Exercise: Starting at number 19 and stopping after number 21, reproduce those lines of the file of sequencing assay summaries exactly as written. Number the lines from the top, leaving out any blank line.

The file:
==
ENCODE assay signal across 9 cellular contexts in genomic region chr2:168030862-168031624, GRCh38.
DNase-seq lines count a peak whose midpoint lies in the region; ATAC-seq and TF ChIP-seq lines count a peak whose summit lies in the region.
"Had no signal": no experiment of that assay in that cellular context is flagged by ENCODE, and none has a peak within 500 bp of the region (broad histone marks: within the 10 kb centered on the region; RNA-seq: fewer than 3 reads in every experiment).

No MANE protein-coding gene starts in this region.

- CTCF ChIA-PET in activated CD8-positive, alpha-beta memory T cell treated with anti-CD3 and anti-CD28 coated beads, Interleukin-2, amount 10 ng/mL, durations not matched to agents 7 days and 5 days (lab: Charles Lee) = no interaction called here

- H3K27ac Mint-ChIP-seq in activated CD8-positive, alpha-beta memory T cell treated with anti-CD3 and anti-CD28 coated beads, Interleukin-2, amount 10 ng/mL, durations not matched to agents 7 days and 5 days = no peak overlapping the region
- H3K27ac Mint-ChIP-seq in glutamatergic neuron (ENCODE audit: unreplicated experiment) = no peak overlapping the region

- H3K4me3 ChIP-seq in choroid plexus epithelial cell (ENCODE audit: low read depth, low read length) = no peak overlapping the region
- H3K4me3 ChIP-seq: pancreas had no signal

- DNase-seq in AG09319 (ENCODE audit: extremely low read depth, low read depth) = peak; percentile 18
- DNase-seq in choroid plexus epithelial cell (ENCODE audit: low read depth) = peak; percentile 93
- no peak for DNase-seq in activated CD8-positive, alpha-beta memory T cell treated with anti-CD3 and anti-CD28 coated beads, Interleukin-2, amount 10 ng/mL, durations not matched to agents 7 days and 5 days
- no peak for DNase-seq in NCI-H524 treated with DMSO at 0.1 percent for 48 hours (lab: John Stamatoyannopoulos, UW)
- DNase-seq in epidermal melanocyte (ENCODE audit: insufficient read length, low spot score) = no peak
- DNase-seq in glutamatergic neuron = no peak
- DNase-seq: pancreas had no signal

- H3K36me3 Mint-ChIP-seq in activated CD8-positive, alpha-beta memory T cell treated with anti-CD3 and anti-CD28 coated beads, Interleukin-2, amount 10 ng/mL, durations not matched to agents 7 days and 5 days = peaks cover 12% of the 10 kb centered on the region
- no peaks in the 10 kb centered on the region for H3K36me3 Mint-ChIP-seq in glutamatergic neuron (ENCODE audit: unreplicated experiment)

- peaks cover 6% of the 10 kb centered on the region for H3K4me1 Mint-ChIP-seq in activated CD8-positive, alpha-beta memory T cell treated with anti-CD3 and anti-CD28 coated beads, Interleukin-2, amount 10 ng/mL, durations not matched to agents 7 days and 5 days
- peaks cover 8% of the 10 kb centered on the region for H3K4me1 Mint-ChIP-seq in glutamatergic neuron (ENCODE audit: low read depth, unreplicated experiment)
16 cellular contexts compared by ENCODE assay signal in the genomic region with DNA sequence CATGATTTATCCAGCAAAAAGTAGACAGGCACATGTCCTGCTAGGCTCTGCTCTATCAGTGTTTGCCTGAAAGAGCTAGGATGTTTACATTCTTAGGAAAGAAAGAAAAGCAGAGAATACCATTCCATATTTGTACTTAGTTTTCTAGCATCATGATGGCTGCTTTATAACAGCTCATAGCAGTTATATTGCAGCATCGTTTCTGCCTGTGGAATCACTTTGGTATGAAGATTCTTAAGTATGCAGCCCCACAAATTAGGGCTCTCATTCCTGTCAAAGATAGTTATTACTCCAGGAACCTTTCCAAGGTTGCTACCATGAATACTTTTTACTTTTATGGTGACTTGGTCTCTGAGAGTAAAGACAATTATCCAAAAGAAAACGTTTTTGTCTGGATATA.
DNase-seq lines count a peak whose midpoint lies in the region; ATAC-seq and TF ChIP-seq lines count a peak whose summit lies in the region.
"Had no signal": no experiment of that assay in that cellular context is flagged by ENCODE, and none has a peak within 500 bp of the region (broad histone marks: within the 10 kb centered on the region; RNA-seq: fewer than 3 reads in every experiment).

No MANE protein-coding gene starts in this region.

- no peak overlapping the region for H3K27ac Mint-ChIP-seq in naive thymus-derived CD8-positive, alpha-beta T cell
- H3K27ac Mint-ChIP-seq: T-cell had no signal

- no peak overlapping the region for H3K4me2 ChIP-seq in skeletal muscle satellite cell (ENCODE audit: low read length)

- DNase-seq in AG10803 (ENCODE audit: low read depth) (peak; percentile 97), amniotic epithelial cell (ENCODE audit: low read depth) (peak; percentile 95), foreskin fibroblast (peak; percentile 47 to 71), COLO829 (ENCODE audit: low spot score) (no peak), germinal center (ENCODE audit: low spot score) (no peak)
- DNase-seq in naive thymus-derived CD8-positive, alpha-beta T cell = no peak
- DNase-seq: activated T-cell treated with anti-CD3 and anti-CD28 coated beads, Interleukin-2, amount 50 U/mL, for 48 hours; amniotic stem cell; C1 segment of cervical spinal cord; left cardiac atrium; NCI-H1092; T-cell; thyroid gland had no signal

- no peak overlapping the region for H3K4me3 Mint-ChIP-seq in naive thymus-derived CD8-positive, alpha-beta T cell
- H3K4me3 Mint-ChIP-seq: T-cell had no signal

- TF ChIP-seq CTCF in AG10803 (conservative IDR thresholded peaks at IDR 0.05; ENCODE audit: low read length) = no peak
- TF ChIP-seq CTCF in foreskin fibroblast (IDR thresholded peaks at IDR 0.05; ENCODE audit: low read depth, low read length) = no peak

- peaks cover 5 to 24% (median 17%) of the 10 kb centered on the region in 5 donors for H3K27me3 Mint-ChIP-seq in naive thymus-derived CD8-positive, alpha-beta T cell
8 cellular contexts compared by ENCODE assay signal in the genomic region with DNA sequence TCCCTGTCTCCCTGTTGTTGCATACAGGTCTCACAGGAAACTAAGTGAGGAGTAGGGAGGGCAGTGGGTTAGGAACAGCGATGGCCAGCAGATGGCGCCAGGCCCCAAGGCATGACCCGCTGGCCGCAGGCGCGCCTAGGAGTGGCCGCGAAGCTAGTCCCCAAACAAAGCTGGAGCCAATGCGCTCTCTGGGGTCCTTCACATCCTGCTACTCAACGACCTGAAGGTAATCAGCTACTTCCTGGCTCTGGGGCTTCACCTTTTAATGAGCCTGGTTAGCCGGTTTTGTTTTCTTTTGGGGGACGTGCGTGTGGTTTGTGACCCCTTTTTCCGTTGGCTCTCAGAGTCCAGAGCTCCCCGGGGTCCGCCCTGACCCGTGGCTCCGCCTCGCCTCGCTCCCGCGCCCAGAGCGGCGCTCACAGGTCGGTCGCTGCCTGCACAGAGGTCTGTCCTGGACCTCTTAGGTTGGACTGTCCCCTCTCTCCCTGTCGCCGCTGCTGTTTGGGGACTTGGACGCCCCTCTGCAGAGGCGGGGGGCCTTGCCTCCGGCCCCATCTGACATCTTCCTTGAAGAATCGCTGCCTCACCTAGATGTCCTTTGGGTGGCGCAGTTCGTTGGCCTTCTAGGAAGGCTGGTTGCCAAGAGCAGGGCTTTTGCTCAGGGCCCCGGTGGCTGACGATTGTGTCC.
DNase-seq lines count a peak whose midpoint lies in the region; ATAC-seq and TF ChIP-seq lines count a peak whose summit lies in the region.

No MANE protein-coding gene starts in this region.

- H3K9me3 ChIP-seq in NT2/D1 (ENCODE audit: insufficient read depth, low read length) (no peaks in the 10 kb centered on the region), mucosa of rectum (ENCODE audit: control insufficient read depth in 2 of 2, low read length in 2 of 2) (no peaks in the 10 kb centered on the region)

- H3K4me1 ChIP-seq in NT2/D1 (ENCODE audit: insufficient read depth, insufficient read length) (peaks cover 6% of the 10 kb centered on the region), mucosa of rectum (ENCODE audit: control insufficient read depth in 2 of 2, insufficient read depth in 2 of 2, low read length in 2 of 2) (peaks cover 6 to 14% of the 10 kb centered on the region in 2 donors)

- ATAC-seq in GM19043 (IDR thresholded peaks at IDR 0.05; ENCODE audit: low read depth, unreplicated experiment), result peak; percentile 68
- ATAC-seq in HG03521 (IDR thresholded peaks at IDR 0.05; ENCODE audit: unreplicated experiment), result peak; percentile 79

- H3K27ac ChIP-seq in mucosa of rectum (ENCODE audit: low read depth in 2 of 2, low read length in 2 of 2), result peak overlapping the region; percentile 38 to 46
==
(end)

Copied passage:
- peaks cover 6% of the 10 kb centered on the region for H3K4me1 Mint-ChIP-seq in activated CD8-positive, alpha-beta memory T cell treated with anti-CD3 and anti-CD28 coated beads, Interleukin-2, amount 10 ng/mL, durations not matched to agents 7 days and 5 days
- peaks cover 8% of the 10 kb centered on the region for H3K4me1 Mint-ChIP-seq in glutamatergic neuron (ENCODE audit: low read depth, unreplicated experiment)
16 cellular contexts compared by ENCODE assay signal in the genomic region with DNA sequence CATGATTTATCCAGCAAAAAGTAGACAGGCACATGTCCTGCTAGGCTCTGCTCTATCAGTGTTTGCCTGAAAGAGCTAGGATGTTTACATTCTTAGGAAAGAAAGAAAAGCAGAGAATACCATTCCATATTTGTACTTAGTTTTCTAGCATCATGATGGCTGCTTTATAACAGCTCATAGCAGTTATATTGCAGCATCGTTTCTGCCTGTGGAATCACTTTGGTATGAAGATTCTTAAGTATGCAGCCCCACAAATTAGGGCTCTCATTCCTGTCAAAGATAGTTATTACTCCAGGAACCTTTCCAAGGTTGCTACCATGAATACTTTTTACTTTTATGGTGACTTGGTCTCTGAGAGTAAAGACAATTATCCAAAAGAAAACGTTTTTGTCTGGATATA.